U.S. fast-food chain Wendy’s
is planning to return to the U.K. for the first time in more than 20 years, as it aims to take on rivals McDonald’s, Burger King and even upstart burger joints like Five Guys.
Wendy’s, which is known for its square burgers, plans to open up to 400 outlets across Britain in the next few years, in a move that will create 12,000 jobs. The first branch will open in Reading, Berkshire in June, followed by Stratford, east London and Oxford.
By contrast, McDonald’s
has 1,300 outlets in the U.K. and more than 36,000 worldwide.
Wendy’s, which has already agreed a delivery deal with Uber’s
food-delivery service, Uber Eats, wants to use its British outlets as a springboard to expand across Europe. It looks to cash in on the growth of fast food consumption during the COVID-19 pandemic, which has boomed as much of the hospitality sector remained closed during government-imposed lockdowns.
“The U.K. launch will spearhead a European-wide expansion as Wendy’s looks to build on strong growth on the other side of the Atlantic, where the brand last year dethroned Burger King to become the No. 2 player in the U.S. hamburger market,” said Abigail Pringle, Wendy’s president and international and chief development officer, in a statement obtained by several media outlets.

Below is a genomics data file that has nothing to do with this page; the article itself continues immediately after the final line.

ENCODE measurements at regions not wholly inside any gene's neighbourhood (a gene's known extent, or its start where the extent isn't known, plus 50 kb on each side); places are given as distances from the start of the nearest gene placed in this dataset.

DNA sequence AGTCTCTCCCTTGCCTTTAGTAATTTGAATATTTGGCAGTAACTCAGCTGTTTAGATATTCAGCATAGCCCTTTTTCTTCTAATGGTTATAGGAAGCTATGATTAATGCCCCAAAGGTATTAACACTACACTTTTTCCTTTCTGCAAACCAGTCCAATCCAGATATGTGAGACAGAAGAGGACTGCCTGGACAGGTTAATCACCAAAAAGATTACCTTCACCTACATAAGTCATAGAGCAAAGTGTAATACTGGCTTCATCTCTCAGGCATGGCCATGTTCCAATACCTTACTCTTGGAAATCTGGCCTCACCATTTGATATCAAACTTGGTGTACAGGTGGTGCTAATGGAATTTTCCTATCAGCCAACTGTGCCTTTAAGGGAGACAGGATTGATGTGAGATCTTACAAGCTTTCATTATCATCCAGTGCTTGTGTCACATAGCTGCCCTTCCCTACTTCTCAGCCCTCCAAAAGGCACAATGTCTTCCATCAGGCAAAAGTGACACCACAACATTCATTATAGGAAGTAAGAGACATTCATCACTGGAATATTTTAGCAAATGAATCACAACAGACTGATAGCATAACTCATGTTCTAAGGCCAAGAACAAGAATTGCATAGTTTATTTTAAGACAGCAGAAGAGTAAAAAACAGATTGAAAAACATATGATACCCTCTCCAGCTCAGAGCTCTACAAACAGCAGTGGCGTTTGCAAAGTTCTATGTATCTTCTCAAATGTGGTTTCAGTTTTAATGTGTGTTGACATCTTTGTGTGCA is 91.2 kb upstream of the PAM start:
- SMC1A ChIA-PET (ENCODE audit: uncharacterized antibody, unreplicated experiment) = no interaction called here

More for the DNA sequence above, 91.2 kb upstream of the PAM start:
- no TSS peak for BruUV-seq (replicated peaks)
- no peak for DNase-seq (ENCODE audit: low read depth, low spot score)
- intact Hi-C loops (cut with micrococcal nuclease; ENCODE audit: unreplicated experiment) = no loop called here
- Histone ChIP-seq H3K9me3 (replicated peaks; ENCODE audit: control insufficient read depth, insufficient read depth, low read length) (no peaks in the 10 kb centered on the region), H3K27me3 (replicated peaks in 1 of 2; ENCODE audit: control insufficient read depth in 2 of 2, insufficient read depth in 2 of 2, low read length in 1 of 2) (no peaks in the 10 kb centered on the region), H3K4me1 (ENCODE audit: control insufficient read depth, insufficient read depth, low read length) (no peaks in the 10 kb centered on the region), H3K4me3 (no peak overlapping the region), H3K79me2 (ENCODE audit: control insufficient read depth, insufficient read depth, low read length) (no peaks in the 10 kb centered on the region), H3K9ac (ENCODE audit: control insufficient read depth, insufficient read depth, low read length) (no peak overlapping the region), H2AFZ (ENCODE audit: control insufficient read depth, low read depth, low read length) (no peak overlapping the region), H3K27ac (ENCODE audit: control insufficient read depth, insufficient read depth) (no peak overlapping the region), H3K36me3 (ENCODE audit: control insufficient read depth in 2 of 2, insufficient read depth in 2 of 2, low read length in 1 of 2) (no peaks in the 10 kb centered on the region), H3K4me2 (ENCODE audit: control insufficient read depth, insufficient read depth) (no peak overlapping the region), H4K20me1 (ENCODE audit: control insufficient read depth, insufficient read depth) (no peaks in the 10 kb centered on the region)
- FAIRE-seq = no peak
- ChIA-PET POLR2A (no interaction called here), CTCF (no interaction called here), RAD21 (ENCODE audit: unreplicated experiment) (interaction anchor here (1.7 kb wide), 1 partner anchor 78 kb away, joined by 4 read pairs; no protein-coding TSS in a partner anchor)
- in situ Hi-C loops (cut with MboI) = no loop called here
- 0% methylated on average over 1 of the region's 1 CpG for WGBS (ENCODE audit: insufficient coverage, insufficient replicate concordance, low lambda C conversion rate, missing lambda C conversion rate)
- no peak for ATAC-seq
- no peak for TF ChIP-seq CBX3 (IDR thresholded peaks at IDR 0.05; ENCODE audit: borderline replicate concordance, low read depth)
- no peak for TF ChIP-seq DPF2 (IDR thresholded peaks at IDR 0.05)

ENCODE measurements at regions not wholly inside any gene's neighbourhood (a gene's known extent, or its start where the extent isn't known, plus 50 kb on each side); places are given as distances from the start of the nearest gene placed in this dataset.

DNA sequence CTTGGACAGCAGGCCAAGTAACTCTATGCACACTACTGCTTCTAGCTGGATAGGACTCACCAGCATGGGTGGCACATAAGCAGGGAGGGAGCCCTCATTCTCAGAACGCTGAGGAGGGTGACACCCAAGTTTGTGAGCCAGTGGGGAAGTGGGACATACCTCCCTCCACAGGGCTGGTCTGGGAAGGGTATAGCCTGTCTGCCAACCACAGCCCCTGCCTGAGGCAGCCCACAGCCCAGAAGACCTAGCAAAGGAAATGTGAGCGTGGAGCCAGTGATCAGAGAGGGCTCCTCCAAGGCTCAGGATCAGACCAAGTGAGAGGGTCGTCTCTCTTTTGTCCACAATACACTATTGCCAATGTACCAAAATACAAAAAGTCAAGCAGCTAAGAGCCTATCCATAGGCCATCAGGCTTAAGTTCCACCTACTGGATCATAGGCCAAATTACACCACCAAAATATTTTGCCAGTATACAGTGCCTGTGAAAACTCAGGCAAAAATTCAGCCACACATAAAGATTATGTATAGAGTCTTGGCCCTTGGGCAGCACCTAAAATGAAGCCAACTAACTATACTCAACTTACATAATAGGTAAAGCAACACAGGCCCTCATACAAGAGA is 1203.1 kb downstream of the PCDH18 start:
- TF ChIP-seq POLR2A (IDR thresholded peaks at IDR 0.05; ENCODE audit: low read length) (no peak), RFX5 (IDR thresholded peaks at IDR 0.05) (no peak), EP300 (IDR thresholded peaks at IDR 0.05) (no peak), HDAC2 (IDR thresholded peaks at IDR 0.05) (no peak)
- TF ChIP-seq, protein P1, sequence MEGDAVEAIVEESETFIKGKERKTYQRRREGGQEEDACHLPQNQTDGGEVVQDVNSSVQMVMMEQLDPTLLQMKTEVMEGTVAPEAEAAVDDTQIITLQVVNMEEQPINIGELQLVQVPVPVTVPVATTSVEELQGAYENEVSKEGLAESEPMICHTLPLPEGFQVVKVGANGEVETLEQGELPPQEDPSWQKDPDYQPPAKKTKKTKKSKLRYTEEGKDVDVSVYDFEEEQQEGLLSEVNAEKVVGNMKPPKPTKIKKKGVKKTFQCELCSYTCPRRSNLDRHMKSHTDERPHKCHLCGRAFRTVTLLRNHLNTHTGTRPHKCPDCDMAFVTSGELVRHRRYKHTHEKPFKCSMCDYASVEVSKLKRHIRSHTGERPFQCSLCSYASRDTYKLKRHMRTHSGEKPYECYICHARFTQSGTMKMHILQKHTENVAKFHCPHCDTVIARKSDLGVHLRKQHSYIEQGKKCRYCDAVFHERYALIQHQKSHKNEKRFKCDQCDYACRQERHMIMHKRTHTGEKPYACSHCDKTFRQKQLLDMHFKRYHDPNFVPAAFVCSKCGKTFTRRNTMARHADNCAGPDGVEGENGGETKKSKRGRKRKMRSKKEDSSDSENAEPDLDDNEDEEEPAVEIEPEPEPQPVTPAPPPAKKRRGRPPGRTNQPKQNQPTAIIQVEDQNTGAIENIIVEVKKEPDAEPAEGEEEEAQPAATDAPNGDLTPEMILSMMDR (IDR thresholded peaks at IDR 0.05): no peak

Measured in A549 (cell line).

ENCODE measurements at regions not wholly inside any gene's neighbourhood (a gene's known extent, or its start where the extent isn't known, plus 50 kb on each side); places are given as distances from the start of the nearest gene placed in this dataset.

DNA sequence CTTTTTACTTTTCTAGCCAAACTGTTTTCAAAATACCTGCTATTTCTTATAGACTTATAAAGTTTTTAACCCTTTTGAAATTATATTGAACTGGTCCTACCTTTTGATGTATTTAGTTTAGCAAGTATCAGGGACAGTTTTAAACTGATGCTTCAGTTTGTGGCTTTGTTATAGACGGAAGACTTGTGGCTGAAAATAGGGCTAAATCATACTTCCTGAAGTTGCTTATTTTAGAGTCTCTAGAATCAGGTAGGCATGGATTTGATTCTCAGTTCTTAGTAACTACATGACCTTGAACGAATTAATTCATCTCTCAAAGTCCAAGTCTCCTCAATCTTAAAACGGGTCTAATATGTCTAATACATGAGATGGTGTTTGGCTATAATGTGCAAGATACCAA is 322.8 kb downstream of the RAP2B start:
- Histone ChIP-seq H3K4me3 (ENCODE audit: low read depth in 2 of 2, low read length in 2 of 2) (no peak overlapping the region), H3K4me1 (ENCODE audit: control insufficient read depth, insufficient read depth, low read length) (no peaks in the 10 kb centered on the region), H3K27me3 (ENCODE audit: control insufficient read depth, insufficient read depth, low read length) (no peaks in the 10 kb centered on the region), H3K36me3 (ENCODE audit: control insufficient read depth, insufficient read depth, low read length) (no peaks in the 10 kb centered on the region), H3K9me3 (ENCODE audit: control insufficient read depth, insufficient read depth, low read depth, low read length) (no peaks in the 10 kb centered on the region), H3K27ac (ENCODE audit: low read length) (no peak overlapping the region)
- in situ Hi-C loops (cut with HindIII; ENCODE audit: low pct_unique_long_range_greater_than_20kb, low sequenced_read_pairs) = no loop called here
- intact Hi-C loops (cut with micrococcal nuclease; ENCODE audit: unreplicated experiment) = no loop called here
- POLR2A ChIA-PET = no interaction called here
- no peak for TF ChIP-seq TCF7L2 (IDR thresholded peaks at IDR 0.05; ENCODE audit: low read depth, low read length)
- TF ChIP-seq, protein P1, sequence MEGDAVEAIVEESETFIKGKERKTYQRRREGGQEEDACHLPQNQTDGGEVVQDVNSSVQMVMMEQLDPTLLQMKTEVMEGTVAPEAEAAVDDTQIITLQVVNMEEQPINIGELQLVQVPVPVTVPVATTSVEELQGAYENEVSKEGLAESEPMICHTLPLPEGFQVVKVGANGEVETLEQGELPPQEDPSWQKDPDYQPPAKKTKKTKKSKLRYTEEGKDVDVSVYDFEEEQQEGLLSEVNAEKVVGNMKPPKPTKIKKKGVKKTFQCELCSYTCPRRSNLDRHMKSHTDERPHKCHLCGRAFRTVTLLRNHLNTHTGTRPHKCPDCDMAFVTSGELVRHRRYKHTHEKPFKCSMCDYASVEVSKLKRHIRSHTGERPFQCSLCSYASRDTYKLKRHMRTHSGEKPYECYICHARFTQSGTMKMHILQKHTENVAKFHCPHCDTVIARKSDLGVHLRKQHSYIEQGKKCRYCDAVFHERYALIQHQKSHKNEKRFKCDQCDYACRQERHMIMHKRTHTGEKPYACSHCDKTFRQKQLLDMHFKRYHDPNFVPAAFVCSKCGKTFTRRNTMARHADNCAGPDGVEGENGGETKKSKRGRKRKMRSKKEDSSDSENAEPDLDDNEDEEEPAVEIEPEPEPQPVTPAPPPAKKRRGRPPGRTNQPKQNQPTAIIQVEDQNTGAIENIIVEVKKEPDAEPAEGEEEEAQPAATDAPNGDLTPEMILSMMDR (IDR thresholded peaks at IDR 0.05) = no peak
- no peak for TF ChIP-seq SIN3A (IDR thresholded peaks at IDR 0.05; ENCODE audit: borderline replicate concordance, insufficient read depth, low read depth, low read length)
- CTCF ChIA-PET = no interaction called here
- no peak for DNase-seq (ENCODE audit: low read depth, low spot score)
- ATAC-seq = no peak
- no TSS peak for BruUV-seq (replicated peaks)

Founded in 1969 in Ohio, Wendy’s now has 6,800 outlets. The fast-food chain exited from the U.K. market in 2001, blaming high operating costs for its departure.
Wendy’s U.K. menu will serve up the chain’s classics, including its Baconators breakfast, towering triple-stacked beef burgers and Chocolate Frosty desserts. It will also offer more vegetarian options for Brits, according to a report in the Sunday Times newspaper.
Fast-food chains are increasingly introducing healthier options to follow consumer tastes. Earlier this year, Burger King, which is owned by Restaurant Brands International
redesigned its brand for the first time in 20 years, including its logo, food packaging and restaurants to reflect improvements such as eliminating preservatives.
Even if the U.K. market doesn’t expand as fast as anticipated, Pringle said Wendy’s will be able to take market share from rivals by emphasizing quality and service, which it says is part of the reason it has overtaken Burger King in the past year to become the second-biggest burger chain in the U.S.
Wendy’s “All Beef, No Bull” motto — specifically created for the U.K. — is designed to show its approach to food preparation and supply, as well as customers and employees, including a promise of “no zero-hour contracts.”
Following pressure from workers and unions, McDonald’s announced in April 2017 that all of its 120,000 plus employees will be offered the choice of flexible or fixed contracts offering minimum guaranteed hours.